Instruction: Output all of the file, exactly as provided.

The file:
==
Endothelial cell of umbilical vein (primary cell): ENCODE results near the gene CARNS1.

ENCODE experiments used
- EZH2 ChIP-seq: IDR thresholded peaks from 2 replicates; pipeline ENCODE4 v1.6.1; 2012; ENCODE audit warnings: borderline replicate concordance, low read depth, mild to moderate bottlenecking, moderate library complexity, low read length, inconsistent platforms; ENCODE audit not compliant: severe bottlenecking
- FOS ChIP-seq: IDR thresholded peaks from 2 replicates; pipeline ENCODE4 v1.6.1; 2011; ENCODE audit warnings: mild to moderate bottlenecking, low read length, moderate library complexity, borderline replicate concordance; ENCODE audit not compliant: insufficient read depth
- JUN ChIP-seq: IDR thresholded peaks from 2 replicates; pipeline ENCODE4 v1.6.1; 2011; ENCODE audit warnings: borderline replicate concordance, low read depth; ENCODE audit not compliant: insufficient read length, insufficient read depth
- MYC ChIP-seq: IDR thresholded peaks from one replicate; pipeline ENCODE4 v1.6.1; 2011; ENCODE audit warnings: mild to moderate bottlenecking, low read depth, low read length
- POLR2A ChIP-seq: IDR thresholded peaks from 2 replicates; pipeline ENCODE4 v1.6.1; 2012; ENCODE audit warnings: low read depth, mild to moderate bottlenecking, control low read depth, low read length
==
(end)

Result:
Endothelial cell of umbilical vein (primary cell): ENCODE results near the gene CARNS1.

ENCODE experiments used
- EZH2 ChIP-seq: IDR thresholded peaks from 2 replicates; pipeline ENCODE4 v1.6.1; 2012; ENCODE audit warnings: borderline replicate concordance, low read depth, mild to moderate bottlenecking, moderate library complexity, low read length, inconsistent platforms; ENCODE audit not compliant: severe bottlenecking
- FOS ChIP-seq: IDR thresholded peaks from 2 replicates; pipeline ENCODE4 v1.6.1; 2011; ENCODE audit warnings: mild to moderate bottlenecking, low read length, moderate library complexity, borderline replicate concordance; ENCODE audit not compliant: insufficient read depth
- JUN ChIP-seq: IDR thresholded peaks from 2 replicates; pipeline ENCODE4 v1.6.1; 2011; ENCODE audit warnings: borderline replicate concordance, low read depth; ENCODE audit not compliant: insufficient read length, insufficient read depth
- MYC ChIP-seq: IDR thresholded peaks from one replicate; pipeline ENCODE4 v1.6.1; 2011; ENCODE audit warnings: mild to moderate bottlenecking, low read depth, low read length
- POLR2A ChIP-seq: IDR thresholded peaks from 2 replicates; pipeline ENCODE4 v1.6.1; 2012; ENCODE audit warnings: low read depth, mild to moderate bottlenecking, control low read depth, low read length